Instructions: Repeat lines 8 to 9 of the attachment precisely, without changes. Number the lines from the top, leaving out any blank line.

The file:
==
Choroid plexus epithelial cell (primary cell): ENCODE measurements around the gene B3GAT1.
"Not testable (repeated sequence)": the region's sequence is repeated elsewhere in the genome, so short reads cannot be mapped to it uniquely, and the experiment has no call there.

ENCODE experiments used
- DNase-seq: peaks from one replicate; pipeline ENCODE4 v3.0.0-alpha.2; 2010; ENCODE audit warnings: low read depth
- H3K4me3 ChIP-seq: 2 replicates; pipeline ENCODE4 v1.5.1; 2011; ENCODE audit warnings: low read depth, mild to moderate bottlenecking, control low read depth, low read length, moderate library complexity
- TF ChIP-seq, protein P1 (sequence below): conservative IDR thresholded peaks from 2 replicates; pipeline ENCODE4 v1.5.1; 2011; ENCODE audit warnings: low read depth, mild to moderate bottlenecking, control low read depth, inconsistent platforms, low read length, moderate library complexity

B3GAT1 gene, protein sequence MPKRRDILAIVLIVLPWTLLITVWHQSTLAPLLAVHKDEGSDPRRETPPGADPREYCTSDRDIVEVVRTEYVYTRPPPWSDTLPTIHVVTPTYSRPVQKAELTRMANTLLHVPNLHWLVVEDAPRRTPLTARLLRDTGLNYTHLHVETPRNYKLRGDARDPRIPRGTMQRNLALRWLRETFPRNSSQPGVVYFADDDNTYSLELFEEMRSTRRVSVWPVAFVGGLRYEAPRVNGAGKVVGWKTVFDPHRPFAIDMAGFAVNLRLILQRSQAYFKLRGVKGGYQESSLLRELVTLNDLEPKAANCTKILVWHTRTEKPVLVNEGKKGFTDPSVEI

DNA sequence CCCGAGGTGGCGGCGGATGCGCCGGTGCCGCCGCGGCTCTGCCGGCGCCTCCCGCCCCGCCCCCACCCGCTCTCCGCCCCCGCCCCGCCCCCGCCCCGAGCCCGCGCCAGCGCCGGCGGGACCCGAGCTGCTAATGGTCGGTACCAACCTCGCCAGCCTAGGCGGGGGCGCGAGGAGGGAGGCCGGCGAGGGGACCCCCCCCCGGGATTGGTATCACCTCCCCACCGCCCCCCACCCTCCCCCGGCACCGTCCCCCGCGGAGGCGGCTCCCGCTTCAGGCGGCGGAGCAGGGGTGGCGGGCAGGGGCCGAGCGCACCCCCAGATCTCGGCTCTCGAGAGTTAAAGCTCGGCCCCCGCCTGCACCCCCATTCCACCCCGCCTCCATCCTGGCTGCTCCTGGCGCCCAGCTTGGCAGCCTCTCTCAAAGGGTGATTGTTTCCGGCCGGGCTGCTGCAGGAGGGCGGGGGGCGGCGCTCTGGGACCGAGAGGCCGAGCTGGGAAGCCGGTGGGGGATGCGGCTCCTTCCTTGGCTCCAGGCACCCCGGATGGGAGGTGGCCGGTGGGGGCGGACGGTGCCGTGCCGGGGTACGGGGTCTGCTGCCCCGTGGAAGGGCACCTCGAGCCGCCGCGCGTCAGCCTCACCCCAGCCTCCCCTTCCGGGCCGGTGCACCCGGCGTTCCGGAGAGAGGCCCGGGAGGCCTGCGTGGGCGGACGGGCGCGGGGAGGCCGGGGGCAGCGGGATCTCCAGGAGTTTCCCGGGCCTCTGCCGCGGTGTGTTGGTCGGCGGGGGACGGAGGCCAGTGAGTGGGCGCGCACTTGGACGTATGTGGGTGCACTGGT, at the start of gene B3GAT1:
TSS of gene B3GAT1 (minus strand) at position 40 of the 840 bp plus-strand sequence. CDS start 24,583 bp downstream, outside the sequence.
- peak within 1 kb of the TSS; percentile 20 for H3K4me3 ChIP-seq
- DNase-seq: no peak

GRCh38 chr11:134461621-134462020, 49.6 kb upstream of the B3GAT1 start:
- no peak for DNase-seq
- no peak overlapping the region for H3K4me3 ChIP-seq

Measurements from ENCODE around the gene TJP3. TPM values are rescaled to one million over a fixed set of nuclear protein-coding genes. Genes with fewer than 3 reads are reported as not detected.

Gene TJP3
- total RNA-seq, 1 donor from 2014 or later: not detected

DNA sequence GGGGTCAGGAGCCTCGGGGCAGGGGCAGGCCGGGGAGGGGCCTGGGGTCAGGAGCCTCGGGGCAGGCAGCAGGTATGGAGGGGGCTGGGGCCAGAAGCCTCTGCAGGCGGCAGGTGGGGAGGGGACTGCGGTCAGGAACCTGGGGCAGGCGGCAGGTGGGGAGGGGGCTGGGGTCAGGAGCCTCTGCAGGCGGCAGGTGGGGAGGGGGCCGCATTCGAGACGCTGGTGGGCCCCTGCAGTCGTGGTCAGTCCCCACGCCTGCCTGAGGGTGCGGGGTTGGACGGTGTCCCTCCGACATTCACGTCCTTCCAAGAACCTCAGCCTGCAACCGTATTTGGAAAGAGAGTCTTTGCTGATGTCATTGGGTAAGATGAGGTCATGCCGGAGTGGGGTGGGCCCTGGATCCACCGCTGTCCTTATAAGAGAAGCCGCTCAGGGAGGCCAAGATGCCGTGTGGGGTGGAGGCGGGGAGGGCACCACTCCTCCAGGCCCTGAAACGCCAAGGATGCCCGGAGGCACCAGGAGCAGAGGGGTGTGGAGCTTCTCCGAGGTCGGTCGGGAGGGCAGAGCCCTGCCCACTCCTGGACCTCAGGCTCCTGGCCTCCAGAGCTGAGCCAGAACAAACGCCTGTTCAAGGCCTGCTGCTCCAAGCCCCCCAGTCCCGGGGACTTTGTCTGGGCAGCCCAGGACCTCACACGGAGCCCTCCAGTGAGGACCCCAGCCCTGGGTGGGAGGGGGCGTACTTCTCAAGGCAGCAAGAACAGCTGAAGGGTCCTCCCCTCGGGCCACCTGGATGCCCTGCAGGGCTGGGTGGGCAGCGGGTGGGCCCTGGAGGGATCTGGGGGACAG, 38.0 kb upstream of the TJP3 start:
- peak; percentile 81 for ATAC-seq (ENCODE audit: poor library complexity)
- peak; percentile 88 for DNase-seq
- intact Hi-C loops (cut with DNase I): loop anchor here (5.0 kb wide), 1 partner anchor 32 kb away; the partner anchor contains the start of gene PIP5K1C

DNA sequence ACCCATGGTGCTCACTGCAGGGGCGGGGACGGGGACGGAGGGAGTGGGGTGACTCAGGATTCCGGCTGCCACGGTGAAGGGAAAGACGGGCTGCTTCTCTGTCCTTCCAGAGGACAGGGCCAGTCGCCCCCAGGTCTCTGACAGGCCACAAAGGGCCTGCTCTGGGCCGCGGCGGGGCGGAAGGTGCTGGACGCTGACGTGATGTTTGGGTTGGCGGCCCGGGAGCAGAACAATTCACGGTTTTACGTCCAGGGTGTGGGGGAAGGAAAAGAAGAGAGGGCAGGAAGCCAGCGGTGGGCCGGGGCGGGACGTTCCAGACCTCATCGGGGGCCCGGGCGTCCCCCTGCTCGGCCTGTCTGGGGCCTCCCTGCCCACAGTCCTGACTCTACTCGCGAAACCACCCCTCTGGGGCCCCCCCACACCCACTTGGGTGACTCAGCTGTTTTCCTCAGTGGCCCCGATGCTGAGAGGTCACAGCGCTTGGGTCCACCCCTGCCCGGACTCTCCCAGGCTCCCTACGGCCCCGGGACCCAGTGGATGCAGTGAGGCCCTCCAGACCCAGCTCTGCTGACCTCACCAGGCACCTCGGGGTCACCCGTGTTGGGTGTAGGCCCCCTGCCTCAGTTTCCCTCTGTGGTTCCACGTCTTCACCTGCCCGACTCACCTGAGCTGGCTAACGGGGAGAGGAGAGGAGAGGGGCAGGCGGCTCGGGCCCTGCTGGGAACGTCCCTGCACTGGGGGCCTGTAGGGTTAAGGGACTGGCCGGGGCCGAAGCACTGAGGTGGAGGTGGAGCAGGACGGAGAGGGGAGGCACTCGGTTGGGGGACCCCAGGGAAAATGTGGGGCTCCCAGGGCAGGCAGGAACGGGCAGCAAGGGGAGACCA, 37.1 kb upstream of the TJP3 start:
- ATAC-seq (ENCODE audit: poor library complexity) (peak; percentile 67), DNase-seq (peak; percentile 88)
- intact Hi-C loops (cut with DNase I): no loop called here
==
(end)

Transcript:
DNA sequence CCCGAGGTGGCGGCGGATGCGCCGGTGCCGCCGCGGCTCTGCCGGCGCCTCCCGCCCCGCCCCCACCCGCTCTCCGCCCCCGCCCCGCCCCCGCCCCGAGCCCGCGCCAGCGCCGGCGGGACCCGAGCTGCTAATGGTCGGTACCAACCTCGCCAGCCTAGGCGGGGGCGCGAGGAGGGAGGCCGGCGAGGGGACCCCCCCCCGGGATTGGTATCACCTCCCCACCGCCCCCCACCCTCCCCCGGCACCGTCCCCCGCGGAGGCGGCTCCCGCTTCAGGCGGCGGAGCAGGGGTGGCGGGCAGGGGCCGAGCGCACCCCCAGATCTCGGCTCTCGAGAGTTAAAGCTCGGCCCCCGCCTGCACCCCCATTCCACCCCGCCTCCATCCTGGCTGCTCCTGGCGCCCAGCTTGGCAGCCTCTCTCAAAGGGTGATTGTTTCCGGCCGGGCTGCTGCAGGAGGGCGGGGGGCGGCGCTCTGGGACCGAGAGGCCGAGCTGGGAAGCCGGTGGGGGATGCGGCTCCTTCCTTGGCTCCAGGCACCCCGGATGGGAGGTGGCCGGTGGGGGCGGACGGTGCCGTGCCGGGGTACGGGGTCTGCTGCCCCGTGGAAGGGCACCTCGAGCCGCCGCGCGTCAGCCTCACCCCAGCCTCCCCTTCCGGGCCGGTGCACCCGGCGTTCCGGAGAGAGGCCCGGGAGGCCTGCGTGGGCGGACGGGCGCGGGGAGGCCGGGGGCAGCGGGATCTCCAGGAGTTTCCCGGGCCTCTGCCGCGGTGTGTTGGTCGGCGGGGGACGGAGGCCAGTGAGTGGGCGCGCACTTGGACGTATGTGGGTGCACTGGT, at the start of gene B3GAT1:
TSS of gene B3GAT1 (minus strand) at position 40 of the 840 bp plus-strand sequence. CDS start 24,583 bp downstream, outside the sequence.